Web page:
After the trauma of finding out that his girlfriend was a superhero, the awful thing she had to do to join The Seven, and their subsequent breakup, Hughie decides that it’s time to head back home to Auchterladle, Scotland to get away from it all. However, he finds out in short order that not only A) you can’t go home again, but B) you can’t really get away from it all, and C) especially when it comes looking for you. So while Hughie would’ve liked to have spent the time re-bonding with his old, smelly, and newly transvestite friends, he winds up embroiled in a plot to unload drugs spiked with Compound-V, the superhero catalyst, in his hometown and having a fresh trauma re-visited at the same time.
On the surface, this volume is strewn with the kind of eccentric characters and bathroom humor that characterizes so much of writer Garth Ennis’ work. I’ll admit that some of this stuff was pretty funny, such as Hughie’s childhood trauma in an airplane cockpit, but if you’ve grown tired of this schtick then what’s here won’t change your mind. Fortunately, the strong character work that was the best part of the previous volume is continued here as this volume does give us a better understanding of the least confrontational and violent member of The Boys. The scenes where his relationship issues are worked out are a particular highlight and you come away from this volume thinking that it’s not necessarily such a bad thing that he’s not as bloodthirsty or demented as his teammates.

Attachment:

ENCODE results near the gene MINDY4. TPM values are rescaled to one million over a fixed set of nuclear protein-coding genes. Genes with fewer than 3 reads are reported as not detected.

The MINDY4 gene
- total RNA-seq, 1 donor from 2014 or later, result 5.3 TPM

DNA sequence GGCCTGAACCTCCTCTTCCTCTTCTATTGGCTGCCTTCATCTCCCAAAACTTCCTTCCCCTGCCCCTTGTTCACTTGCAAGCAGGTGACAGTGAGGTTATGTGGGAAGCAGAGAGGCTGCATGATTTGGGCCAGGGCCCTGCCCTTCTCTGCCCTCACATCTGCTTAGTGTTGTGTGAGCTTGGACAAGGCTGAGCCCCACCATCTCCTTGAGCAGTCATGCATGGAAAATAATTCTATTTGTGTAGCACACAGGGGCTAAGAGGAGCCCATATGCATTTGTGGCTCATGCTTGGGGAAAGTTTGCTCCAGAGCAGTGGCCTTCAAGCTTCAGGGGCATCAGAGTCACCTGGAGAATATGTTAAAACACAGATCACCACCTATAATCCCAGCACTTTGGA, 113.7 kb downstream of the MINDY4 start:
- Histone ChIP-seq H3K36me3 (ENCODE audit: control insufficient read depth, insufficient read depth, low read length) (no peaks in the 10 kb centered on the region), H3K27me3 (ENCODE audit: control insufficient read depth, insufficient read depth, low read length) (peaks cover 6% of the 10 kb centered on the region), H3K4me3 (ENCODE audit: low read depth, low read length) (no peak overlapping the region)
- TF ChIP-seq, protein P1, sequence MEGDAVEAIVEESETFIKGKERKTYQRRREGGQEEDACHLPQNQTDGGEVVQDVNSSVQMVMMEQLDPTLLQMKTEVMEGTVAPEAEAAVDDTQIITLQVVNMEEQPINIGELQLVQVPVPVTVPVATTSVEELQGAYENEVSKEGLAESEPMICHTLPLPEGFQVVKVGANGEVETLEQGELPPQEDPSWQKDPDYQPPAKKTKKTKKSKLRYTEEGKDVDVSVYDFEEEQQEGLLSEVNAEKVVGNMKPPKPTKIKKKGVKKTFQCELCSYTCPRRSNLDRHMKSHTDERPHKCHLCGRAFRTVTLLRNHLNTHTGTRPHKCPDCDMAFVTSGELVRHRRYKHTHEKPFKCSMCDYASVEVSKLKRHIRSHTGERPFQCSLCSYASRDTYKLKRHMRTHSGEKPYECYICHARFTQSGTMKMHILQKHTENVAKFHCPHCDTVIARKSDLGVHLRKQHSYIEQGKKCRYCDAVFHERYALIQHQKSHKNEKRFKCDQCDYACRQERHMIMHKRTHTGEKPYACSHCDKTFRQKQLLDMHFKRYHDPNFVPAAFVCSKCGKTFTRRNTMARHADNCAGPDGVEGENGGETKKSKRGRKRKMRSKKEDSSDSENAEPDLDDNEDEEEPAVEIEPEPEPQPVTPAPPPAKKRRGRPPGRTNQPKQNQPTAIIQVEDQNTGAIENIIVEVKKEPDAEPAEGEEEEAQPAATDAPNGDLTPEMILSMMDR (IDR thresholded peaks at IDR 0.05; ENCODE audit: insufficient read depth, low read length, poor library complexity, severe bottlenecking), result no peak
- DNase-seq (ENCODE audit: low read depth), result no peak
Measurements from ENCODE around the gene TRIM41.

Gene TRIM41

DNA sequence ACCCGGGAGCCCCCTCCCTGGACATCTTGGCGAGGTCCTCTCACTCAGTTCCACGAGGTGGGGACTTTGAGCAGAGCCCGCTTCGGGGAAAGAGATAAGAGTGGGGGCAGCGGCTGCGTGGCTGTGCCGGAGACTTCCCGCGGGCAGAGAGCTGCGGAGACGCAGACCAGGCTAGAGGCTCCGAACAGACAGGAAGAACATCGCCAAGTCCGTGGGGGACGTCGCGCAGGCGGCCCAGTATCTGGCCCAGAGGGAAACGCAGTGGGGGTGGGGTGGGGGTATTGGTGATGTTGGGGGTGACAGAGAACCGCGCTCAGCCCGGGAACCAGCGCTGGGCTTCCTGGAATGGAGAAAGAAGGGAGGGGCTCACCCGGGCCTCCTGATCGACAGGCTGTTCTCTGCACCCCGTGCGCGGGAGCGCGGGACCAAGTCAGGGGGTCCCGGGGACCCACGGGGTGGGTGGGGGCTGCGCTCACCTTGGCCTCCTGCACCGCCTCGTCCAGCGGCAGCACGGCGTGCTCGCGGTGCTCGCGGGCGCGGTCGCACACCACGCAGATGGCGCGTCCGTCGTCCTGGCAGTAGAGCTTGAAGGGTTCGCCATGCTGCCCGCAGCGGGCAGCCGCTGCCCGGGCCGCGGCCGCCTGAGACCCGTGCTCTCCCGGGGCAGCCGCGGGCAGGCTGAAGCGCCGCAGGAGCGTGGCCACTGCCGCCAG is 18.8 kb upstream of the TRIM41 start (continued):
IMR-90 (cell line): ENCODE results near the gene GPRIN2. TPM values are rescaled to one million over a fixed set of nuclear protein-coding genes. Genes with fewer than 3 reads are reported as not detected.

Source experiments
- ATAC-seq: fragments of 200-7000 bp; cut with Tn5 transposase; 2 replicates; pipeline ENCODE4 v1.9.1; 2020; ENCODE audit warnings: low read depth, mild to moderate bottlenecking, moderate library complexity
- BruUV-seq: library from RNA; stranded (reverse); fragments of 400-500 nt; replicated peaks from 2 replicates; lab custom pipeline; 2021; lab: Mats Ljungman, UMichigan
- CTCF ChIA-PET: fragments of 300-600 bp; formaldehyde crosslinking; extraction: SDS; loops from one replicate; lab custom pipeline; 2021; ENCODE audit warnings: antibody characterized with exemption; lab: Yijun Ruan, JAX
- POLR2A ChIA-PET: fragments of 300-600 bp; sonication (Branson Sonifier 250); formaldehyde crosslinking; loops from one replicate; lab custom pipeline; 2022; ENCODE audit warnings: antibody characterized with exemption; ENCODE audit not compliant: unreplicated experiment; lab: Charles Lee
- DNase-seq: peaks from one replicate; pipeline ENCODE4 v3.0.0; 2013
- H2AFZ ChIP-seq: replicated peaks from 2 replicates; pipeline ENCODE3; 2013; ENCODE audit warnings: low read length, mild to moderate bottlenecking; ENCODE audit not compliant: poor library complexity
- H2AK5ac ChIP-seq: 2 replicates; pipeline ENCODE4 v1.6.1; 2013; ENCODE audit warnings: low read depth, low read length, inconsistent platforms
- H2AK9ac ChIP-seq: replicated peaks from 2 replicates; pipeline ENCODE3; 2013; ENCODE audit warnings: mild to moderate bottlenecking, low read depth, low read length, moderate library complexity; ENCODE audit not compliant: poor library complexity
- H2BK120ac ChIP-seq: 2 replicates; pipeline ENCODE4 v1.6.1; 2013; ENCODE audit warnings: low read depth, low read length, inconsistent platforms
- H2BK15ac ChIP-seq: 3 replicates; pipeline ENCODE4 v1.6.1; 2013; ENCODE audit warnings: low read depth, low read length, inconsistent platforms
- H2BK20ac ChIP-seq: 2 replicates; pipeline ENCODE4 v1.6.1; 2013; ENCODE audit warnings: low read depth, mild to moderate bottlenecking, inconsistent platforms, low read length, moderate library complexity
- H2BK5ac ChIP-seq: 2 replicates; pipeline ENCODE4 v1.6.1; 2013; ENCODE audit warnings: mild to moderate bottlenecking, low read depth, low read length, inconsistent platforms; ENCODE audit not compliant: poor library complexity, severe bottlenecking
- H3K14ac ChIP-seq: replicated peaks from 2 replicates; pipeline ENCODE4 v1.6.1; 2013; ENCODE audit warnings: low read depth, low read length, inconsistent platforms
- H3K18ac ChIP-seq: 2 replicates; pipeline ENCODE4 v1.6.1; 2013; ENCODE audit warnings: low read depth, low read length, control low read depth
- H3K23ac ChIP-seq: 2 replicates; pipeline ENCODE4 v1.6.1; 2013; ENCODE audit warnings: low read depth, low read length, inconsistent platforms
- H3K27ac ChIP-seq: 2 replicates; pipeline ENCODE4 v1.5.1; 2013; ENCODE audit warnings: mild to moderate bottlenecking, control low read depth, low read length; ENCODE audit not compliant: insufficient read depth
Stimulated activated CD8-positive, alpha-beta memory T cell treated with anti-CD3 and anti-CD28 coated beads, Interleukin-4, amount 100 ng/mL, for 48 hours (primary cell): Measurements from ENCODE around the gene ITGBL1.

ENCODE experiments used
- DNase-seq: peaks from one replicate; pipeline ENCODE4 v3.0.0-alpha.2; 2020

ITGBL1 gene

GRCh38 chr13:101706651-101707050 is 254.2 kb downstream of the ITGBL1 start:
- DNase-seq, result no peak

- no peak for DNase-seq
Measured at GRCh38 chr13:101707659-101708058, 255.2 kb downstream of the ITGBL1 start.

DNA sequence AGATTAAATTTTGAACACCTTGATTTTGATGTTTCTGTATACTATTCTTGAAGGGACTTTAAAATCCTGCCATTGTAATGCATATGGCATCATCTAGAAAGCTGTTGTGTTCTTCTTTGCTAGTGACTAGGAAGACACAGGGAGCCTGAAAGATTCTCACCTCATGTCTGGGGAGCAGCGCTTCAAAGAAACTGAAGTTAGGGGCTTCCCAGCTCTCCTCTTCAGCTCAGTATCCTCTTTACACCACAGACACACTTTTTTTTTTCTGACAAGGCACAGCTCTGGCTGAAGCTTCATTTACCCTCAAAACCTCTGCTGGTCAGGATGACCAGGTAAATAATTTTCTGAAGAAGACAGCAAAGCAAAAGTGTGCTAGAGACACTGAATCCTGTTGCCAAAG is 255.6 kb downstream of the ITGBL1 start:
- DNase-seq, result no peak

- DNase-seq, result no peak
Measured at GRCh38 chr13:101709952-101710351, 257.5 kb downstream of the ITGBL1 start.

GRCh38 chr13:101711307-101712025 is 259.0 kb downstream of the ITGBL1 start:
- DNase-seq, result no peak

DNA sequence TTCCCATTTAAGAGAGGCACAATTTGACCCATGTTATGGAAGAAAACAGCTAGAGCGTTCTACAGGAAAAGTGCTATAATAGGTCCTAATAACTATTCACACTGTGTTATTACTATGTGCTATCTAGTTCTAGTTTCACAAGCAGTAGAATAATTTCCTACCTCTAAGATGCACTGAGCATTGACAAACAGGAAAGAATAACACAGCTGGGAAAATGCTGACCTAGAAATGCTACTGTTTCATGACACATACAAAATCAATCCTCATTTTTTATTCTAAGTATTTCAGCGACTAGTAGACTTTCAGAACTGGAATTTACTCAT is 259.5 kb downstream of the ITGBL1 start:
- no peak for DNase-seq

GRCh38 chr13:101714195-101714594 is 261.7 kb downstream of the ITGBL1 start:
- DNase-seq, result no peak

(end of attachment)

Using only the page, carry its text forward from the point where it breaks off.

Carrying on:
Even though this was originally presented as a mini-series, it still feels like a continuation of the main story. That’s due in part to the flashbacks with Butcher and Mother’s Milk, but mainly due to the surprise that’s dropped in the last few pages of this collection. Not only does it cast a new light on certain parts of this volume, but it also indicates that we’ll be hearing from the “missing” member of the team very soon. After what has come before, I’m very much looking forward to seeing where that’s going to take us.